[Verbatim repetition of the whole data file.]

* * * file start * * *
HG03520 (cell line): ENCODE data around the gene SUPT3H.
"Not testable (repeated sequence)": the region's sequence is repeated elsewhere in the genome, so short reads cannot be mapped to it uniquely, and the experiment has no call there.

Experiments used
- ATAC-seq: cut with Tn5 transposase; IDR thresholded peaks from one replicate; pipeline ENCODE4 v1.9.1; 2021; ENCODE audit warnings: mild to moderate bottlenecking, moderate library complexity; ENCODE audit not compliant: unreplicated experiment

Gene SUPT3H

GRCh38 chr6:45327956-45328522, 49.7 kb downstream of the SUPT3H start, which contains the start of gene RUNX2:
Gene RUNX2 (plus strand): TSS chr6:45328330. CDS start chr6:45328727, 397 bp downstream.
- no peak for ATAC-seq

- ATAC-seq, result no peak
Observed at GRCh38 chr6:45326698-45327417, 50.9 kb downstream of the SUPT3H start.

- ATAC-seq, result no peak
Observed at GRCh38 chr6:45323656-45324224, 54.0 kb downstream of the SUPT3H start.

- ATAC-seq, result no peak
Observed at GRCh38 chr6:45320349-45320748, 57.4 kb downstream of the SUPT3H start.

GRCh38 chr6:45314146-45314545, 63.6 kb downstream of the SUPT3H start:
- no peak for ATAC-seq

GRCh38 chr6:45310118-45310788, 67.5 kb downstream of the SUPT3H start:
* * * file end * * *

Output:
HG03520 (cell line): ENCODE data around the gene SUPT3H.
"Not testable (repeated sequence)": the region's sequence is repeated elsewhere in the genome, so short reads cannot be mapped to it uniquely, and the experiment has no call there.

Experiments used
- ATAC-seq: cut with Tn5 transposase; IDR thresholded peaks from one replicate; pipeline ENCODE4 v1.9.1; 2021; ENCODE audit warnings: mild to moderate bottlenecking, moderate library complexity; ENCODE audit not compliant: unreplicated experiment

Gene SUPT3H

GRCh38 chr6:45327956-45328522, 49.7 kb downstream of the SUPT3H start, which contains the start of gene RUNX2:
Gene RUNX2 (plus strand): TSS chr6:45328330. CDS start chr6:45328727, 397 bp downstream.
- no peak for ATAC-seq

- ATAC-seq, result no peak
Observed at GRCh38 chr6:45326698-45327417, 50.9 kb downstream of the SUPT3H start.

- ATAC-seq, result no peak
Observed at GRCh38 chr6:45323656-45324224, 54.0 kb downstream of the SUPT3H start.

- ATAC-seq, result no peak
Observed at GRCh38 chr6:45320349-45320748, 57.4 kb downstream of the SUPT3H start.

GRCh38 chr6:45314146-45314545, 63.6 kb downstream of the SUPT3H start:
- no peak for ATAC-seq

GRCh38 chr6:45310118-45310788, 67.5 kb downstream of the SUPT3H start: